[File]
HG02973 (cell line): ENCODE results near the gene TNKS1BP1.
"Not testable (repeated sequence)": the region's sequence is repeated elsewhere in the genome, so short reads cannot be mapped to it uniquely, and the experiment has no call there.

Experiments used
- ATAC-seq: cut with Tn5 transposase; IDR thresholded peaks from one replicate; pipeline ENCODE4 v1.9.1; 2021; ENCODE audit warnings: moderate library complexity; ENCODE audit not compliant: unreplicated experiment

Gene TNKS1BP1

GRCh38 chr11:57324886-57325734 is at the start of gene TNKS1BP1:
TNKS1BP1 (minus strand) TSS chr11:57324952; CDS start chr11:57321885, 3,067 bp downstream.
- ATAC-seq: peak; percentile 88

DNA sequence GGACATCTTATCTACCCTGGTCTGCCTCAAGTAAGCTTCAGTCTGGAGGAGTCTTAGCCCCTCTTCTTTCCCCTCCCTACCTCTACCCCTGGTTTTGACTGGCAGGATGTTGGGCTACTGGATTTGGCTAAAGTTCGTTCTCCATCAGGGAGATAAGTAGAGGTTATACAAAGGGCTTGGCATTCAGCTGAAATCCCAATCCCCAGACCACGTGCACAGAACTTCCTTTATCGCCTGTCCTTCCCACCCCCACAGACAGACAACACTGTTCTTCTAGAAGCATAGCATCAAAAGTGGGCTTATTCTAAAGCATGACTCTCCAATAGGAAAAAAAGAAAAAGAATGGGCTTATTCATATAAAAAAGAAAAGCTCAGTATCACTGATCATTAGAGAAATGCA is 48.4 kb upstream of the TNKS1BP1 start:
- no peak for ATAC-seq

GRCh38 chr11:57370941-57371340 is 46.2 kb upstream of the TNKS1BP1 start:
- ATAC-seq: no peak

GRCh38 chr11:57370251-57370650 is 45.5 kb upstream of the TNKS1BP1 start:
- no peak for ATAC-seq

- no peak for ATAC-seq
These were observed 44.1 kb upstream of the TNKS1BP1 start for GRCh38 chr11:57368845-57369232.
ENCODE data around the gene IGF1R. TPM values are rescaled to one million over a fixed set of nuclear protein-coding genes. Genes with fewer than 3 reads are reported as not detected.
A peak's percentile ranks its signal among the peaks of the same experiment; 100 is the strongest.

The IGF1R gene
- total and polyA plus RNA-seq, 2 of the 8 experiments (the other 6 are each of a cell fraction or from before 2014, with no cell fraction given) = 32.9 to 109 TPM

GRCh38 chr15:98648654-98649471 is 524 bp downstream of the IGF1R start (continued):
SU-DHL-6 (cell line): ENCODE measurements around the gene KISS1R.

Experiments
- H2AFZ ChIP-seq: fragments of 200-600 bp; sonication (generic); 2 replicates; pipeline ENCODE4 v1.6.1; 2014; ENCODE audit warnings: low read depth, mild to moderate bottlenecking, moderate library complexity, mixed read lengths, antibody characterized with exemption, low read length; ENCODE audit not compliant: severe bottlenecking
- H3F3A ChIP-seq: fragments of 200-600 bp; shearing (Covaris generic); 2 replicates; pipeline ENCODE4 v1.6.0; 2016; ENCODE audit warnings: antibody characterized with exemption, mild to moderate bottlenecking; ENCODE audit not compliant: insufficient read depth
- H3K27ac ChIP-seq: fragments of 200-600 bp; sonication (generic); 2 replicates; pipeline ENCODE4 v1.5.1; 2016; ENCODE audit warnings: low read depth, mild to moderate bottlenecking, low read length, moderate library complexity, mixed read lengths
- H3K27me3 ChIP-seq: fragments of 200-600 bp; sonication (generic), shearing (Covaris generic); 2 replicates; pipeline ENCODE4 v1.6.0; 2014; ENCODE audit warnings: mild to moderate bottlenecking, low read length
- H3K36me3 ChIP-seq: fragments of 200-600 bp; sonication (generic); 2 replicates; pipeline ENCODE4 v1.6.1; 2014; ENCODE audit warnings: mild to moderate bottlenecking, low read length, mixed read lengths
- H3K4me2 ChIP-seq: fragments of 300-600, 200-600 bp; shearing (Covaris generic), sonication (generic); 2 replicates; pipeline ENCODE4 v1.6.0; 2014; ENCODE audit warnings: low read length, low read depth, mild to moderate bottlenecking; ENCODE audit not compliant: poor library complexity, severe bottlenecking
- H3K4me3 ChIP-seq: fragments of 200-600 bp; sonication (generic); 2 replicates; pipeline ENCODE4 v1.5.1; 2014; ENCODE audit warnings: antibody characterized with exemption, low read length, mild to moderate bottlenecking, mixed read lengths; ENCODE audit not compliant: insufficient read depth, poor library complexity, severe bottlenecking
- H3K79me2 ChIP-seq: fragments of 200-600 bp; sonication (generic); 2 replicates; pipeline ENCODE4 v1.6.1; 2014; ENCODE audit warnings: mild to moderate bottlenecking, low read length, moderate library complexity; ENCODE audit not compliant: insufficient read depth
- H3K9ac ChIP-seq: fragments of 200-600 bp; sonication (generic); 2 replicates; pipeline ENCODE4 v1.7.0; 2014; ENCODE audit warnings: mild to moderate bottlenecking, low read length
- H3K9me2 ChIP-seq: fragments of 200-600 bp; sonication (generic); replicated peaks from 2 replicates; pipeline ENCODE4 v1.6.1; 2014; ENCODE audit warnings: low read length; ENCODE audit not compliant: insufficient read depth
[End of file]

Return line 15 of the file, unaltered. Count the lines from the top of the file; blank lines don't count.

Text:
- no peak for ATAC-seq